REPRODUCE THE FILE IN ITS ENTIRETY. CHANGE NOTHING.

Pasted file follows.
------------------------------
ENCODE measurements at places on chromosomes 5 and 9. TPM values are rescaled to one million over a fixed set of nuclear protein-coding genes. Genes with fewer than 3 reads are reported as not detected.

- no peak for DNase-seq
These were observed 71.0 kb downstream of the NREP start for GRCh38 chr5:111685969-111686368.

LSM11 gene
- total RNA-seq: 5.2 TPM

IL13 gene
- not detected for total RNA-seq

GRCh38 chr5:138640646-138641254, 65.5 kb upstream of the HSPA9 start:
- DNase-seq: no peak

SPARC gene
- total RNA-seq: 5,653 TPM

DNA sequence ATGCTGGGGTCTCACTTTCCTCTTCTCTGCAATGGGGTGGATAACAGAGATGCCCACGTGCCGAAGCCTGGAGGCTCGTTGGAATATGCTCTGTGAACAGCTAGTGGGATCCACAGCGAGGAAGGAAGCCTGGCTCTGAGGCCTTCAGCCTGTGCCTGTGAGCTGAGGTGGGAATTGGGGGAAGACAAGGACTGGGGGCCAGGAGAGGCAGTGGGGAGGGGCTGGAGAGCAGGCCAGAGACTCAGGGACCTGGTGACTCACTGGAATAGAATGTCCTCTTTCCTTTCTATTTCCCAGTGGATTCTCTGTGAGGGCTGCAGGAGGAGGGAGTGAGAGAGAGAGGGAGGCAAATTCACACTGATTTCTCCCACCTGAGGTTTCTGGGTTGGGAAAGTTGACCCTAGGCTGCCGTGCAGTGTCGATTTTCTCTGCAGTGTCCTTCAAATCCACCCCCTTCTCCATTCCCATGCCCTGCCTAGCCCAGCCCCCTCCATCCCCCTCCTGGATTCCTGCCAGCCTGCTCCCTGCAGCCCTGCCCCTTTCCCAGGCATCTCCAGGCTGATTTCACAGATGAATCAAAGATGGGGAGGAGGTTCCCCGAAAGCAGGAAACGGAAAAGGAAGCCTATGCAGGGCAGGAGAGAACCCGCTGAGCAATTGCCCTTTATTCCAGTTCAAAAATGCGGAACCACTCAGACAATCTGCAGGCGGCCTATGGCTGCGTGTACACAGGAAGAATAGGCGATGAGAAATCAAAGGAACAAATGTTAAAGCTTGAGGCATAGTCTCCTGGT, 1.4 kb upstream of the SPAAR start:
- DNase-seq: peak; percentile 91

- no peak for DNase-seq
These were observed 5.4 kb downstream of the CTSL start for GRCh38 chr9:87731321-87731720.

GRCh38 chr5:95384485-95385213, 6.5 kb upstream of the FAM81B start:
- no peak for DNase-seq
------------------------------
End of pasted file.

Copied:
ENCODE measurements at places on chromosomes 5 and 9. TPM values are rescaled to one million over a fixed set of nuclear protein-coding genes. Genes with fewer than 3 reads are reported as not detected.

- no peak for DNase-seq
These were observed 71.0 kb downstream of the NREP start for GRCh38 chr5:111685969-111686368.

LSM11 gene
- total RNA-seq: 5.2 TPM

IL13 gene
- not detected for total RNA-seq

GRCh38 chr5:138640646-138641254, 65.5 kb upstream of the HSPA9 start:
- DNase-seq: no peak

SPARC gene
- total RNA-seq: 5,653 TPM

DNA sequence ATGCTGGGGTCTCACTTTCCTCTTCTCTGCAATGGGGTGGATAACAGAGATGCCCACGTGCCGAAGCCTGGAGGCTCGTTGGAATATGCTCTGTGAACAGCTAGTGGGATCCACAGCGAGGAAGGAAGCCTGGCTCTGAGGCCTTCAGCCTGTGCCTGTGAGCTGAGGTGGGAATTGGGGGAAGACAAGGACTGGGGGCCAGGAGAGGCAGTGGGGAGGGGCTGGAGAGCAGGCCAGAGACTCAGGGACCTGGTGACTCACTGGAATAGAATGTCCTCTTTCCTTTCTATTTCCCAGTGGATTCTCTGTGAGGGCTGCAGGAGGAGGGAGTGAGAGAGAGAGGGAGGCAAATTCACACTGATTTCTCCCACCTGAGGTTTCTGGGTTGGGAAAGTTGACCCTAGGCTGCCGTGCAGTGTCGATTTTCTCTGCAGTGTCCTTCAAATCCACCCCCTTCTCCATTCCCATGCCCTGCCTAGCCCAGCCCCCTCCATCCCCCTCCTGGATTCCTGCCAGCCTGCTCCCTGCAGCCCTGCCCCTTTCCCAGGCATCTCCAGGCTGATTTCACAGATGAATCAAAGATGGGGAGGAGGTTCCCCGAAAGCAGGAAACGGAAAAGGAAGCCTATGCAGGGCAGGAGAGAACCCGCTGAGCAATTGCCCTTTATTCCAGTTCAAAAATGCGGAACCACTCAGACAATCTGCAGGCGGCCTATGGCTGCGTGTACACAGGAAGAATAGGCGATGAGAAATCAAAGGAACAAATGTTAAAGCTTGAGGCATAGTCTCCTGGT, 1.4 kb upstream of the SPAAR start:
- DNase-seq: peak; percentile 91

- no peak for DNase-seq
These were observed 5.4 kb downstream of the CTSL start for GRCh38 chr9:87731321-87731720.

GRCh38 chr5:95384485-95385213, 6.5 kb upstream of the FAM81B start:
- no peak for DNase-seq